Thanks to ride-share apps and the advent of the self-driving car, car dealerships may soon be a thing of the past.
It might be the end of the road for car dealerships in America.
A new report from independent think-tank RethinkX claims that the increased use of electric cars and ride-sharing services will soon send glistening automobile-filled lots the way of CD players and the horse and buggy.
And they do mean soon.
They expect dealerships to be extinct within the next seven years.
The study’s authors, tech investor James Arbib and economist Tony Seba, attribute this shift largely to what they’ve dubbed “Transport-as-a-service.”
TaaS — current ride-sharing apps like Lyft and Uber, future use of self-driving car services — “will provide 95% of U.S. passenger miles within 10 years of the widespread regulation of autonomous vehicles.”
This widespread use of self-driving automobiles might seem a long way off, but they predict it will be a normal part of life by 2020.
“Using transport as a service will be four to 10 times cheaper per mile than buying a new car, and two to four times cheaper than operating an existing paid-off vehicle by 2020,” the report reads.
That’s because, the authors say, prices will decrease markedly for these kinds of services as self-driving cars and more competitors are introduced into the market. All of these changes mean the switch from personal cars would save about $6,000 a year for the average American family.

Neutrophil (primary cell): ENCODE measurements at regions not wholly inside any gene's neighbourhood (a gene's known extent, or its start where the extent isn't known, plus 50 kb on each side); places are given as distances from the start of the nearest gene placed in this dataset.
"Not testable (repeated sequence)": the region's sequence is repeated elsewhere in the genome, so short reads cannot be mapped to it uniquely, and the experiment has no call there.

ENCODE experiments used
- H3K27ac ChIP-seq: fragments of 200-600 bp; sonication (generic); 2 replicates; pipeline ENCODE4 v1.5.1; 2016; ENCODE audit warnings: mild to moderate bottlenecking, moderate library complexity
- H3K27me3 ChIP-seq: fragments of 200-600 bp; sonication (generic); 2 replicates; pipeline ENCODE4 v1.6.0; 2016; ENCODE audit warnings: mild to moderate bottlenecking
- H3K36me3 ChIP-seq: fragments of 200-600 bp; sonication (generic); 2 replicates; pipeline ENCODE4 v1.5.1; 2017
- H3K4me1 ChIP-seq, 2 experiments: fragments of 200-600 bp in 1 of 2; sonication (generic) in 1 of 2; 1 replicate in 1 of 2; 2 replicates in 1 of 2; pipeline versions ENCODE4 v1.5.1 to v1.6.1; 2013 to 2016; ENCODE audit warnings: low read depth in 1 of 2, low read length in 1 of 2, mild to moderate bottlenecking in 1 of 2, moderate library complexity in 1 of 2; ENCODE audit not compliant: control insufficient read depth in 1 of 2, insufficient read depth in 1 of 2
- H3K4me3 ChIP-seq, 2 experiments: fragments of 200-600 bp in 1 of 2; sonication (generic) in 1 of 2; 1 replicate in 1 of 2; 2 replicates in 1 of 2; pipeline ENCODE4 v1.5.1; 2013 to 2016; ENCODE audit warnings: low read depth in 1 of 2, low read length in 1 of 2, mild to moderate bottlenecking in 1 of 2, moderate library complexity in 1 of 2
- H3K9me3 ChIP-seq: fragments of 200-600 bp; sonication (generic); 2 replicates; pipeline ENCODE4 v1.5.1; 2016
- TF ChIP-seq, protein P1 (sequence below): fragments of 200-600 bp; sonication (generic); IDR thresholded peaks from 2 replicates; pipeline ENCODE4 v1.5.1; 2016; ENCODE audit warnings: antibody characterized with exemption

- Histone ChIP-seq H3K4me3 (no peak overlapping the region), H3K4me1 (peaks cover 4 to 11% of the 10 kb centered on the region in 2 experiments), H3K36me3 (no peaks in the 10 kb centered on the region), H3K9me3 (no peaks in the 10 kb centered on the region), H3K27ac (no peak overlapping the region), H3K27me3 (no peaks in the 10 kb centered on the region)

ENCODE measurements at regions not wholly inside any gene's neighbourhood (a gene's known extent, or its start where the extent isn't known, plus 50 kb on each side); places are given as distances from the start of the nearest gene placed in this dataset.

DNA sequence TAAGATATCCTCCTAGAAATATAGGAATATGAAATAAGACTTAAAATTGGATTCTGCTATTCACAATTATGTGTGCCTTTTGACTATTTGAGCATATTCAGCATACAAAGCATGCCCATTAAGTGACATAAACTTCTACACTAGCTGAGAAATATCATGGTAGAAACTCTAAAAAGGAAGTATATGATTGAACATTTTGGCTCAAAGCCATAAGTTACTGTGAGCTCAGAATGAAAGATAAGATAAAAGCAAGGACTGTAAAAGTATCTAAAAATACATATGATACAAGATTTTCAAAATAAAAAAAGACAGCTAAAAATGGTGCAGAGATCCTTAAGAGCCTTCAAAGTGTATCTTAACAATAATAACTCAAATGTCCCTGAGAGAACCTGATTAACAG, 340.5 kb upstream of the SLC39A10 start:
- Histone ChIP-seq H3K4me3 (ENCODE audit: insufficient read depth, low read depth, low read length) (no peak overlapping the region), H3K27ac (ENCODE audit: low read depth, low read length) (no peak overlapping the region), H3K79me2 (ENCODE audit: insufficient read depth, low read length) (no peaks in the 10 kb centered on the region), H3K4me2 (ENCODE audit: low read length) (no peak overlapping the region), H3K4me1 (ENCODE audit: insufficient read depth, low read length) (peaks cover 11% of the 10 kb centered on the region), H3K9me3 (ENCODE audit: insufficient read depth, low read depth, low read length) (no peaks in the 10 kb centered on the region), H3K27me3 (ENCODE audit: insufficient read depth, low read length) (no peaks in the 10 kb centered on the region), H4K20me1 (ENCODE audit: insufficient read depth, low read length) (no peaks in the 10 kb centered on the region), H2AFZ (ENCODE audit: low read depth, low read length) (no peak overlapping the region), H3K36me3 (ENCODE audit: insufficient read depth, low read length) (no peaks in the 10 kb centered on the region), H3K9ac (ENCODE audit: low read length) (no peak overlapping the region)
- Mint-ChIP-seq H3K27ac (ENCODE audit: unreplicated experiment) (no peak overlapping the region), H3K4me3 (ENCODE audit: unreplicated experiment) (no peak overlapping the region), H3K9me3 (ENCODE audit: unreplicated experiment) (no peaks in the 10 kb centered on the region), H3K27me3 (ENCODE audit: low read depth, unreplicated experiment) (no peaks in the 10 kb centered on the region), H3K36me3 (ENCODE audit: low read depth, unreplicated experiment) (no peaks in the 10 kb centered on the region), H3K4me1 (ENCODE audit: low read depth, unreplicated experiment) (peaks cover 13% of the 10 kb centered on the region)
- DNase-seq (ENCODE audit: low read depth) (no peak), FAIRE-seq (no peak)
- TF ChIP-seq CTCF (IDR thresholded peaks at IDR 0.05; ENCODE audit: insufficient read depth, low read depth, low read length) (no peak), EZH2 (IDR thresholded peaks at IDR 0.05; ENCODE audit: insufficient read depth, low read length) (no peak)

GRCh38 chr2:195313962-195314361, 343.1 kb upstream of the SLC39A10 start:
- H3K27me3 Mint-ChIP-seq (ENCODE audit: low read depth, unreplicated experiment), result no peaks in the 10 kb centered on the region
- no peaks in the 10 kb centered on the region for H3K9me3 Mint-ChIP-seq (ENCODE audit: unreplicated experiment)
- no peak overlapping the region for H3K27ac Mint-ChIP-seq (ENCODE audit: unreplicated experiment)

“People simply won’t own cars,” Seba said, pointing out that for all the money you spend on them, individually owned cars are only actually in use for about 4% of their car lives. “The Ubers and GMs of the world will own the cars, and they’ll be in use constantly which will drive down the cost of each ride to a point where it will be economically irresistible to consumers.”
For those who really can’t bear the thought of not having their own set of wheels, though, electric cars might be the next step instead.
The rapid development of these energy-saving vehicles will soon cause a sharp price drop into the $20,000 range, the study’s authors predict, making them more accessible to the average person.
As well as saving money on gas, electric car owners would keep the $1,000 they currently spend each year on vehicle repairs.
“You only have 20 moving parts in the power train of an electric vehicle, but 2,000 in the power train of a gasoline vehicle, so there is far less to go wrong,” Arbib told CBC News.
If the report’s hypotheses are true, the effects will be revolutionary.
Tens of millions of personal vehicles will be abandoned and even more jobs could be lost.
Car dealerships, car repair shops, car insurance agencies, and car manufacturing careers as we now know them will become obsolete. The oil industry will also take a hit, and one that may reverberate throughout the global economy.
The change will have significant environmental effects with fewer gas-guzzlers on the roads and the decrease in traffic will lead to far fewer car-related injuries and deaths.
Given decreased costs and ease of accessing a ride, the authors predict that low-income, elderly and 16-and-under populations will benefit from increased mobility.
Though these shifts might seem too daunting to happen so fast, the researchers say we need only look as far as the creation of the Internet or the iPhone to understand how quickly and completely one technological development can change our way of life.
“When the iPhone came out in 2007, many wondered who would spend hundreds on something called a smartphone,” Seba said. “Now we can’t imagine our lives without them.”
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